UN Shifts and Extols Family – But Some Want it Redefined


familyAfter decades resisting even mentioning the word, governments and advocates extolled the “family” at two special sessions at the UN last week.

This year marks the 20th anniversary of the International Year of the Family. Pro-family advocates feared it would pass unnoticed, a casualty of the culture war. Some at the UN portray the family as a liability, harming women and children and dependent on governments. So advocates set to work educating diplomats.

As it happened, during this anniversary, countries have also been negotiating new development goals to take effect after 2015. As the months unfolded, some diplomats saw the indispensable role the family plays in helping poor and rich alike and that the family is the best means for carrying on civilization.

Last week, a small shift appeared. A special session of the General Assembly lauded the family on Wednesday.

The family forms the backbone to strong societies, provides social safety nets and empowers women in ways that help countries develop, Indonesia stated.

The family is an “intangible asset,” noted the Holy See. Its benefits are priceless and transcend measurement, from caring for the vulnerable, nurturing the next generation, to building peaceful communities. Among all options, a stable family has the lowest costs for individuals and states.

Earlier this year, some countries opposed honoring the family at the Human Rights Council in Geneva. They portrayed families as uniquely violent and discriminatory against women, children and the disabled.

Last week at the special session they had a kinder view.

“Social development across the globe” requires strong and stable families, said the U.S.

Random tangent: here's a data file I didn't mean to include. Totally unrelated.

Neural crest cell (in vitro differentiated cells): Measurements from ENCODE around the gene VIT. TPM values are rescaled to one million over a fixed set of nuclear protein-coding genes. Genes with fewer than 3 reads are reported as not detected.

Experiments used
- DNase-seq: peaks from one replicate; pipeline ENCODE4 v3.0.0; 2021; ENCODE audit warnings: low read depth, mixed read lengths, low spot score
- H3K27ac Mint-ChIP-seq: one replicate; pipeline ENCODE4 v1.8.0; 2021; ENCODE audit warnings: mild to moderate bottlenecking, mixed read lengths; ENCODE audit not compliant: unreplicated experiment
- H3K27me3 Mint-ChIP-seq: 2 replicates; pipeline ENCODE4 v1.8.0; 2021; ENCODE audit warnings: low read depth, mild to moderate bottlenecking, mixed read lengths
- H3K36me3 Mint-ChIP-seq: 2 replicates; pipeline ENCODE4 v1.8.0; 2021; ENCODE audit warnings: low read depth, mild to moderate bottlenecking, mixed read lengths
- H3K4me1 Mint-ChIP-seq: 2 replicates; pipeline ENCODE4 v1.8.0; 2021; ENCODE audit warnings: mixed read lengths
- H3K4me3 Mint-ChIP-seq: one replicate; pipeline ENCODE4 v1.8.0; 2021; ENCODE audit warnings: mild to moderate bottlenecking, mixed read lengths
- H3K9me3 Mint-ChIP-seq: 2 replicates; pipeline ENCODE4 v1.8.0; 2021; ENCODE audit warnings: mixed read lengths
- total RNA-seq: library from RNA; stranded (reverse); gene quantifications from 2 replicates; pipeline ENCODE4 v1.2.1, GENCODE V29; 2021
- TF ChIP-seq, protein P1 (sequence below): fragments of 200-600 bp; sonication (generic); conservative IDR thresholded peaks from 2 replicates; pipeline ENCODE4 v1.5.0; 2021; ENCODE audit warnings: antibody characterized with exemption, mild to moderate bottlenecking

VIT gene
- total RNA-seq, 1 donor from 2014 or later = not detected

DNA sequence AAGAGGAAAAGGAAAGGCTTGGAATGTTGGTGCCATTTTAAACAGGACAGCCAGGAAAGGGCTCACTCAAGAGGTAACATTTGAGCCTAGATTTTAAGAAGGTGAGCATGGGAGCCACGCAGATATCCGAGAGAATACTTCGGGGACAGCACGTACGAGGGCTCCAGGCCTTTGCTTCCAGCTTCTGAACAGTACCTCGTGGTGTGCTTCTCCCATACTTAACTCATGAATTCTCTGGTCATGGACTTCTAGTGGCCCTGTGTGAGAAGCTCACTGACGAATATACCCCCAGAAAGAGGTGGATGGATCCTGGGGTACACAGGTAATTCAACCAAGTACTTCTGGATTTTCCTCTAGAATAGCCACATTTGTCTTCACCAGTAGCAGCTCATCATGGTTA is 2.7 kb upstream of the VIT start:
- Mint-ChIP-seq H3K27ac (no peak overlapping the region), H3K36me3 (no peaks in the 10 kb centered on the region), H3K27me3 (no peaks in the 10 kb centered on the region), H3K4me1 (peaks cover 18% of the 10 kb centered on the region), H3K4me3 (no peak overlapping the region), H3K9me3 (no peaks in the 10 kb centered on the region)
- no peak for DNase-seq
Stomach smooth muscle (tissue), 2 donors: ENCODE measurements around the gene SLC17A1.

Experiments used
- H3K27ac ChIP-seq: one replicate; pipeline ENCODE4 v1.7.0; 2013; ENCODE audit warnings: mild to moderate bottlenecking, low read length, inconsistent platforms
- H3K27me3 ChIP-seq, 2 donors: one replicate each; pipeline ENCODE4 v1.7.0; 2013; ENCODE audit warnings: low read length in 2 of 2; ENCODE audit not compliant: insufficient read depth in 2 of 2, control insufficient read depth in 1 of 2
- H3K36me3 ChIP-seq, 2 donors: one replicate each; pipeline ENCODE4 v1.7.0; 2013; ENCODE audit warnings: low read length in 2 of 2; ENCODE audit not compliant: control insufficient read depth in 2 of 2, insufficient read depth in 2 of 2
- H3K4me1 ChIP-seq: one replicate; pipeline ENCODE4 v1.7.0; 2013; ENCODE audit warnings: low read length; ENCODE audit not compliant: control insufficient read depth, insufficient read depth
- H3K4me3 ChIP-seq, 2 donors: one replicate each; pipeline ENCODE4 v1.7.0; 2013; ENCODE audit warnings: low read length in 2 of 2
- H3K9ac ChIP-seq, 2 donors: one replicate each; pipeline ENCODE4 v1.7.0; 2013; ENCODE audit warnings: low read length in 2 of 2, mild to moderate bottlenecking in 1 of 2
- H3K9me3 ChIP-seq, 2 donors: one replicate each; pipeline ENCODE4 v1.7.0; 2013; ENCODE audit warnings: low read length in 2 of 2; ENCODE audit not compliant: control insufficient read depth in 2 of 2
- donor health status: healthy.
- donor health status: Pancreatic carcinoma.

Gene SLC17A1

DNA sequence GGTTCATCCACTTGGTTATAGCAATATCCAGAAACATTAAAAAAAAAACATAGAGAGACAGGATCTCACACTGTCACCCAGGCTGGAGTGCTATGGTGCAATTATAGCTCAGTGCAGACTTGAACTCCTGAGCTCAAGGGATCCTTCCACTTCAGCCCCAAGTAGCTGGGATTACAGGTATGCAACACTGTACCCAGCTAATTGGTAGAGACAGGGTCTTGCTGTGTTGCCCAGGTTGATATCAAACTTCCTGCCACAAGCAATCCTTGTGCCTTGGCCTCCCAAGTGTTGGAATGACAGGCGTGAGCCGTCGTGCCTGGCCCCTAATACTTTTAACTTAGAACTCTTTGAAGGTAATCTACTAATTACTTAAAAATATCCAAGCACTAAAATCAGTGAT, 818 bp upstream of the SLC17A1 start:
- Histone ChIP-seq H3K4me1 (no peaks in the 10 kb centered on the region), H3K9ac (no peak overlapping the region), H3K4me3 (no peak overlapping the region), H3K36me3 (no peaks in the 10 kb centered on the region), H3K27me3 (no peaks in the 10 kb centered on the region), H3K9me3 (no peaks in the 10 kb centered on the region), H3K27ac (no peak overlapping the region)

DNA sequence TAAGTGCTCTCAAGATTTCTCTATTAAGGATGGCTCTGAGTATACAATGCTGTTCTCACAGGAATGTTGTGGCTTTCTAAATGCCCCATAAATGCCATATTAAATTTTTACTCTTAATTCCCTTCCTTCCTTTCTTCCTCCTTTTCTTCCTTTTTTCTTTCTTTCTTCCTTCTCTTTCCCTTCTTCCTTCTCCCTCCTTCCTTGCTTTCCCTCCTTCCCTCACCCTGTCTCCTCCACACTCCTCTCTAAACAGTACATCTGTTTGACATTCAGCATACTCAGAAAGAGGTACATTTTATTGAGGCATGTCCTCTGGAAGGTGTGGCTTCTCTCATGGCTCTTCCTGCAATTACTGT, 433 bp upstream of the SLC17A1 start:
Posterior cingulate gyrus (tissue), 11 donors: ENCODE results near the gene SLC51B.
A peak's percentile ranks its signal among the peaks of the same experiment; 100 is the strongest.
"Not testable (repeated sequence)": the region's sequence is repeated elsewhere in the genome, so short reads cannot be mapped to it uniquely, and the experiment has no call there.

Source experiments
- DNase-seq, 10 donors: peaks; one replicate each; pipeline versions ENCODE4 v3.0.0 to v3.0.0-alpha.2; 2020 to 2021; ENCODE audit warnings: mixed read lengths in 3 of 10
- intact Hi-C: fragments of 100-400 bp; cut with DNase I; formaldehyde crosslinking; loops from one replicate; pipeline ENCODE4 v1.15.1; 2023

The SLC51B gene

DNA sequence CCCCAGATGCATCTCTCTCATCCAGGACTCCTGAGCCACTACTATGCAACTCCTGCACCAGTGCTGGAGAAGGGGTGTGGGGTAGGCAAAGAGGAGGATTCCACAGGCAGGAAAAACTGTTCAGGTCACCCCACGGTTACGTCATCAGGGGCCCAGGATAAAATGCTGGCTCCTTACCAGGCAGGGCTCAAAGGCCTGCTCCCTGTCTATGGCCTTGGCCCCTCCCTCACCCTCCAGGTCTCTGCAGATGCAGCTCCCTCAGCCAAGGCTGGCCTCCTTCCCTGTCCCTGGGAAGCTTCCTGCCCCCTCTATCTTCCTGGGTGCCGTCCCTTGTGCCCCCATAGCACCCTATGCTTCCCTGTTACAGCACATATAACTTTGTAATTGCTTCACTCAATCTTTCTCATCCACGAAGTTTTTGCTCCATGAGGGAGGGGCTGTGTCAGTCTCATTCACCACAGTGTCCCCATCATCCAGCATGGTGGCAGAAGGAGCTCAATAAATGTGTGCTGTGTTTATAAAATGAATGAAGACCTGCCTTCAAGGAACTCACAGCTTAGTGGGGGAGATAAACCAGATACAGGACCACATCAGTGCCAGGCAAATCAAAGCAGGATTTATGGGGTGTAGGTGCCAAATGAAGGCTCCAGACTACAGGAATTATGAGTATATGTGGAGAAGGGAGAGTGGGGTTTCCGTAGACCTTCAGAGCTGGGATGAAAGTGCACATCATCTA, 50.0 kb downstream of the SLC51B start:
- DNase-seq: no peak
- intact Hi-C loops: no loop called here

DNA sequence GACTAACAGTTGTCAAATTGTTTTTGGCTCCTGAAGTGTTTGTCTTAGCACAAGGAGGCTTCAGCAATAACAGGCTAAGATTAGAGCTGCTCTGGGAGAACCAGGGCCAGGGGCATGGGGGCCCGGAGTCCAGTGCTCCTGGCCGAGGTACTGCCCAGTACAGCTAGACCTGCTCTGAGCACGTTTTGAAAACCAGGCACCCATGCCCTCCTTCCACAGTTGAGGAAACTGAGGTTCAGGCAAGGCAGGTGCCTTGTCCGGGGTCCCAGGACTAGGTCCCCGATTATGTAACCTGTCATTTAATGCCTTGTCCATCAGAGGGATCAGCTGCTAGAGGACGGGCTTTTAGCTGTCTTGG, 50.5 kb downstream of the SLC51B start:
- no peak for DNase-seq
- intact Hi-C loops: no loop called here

The EU supports strengthening the role of families, it stated, though it must reflect the diversity of family forms, an oblique term including homosexual or any grouping of people.

This was met with pleas to end “the absolute of homocentrism,” the unrelenting campaign to bring homosexuality into every arena.

“This may sound harsh,” said Belarus, “but as someone coming from a country that faced extensive social experimentation and engineering,” the challenges facing families must be tackled.

The choice is between destroying the foundations of the family for the sake of artificial social constructs, or defending the natural family as well as motherhood and fatherhood as inalienable attributes of each person.

“National borders do not defend against relativism,” he cautioned.

“Our action or inaction on the family in the UN will be one of the rare occasions where the world will be really watching.”

On Friday, legislators with the Political Network for Values presented policies at a Transatlantic Summit on “Strengthening the Family for Sustainable Development”. Move away from the trend of “de-familizing policies,” said Zoltan Balog, Hungary’s minister of resources, emphasizing there can be no long-term development without families or children.

Hungary introduced a tax benefit for newly married, since wedlock nurtures children and increases the quality and length of life.

A 21st century vision of the economy is reoriented around the family and prioritizes relationships, said Jeff Fortenberry. Lower taxes on parents and dependents, make governments accountable and affordable, and enhance civil society to boost community – because “small is beautiful,” said the U.S. congressman.

Most women want marriage and a family. Yet policymakers treat family as a drag on women. “Taking care of people is the main stuff of life,” said attorney Helen Alvare, and any system that claims to put people first must privilege the family.


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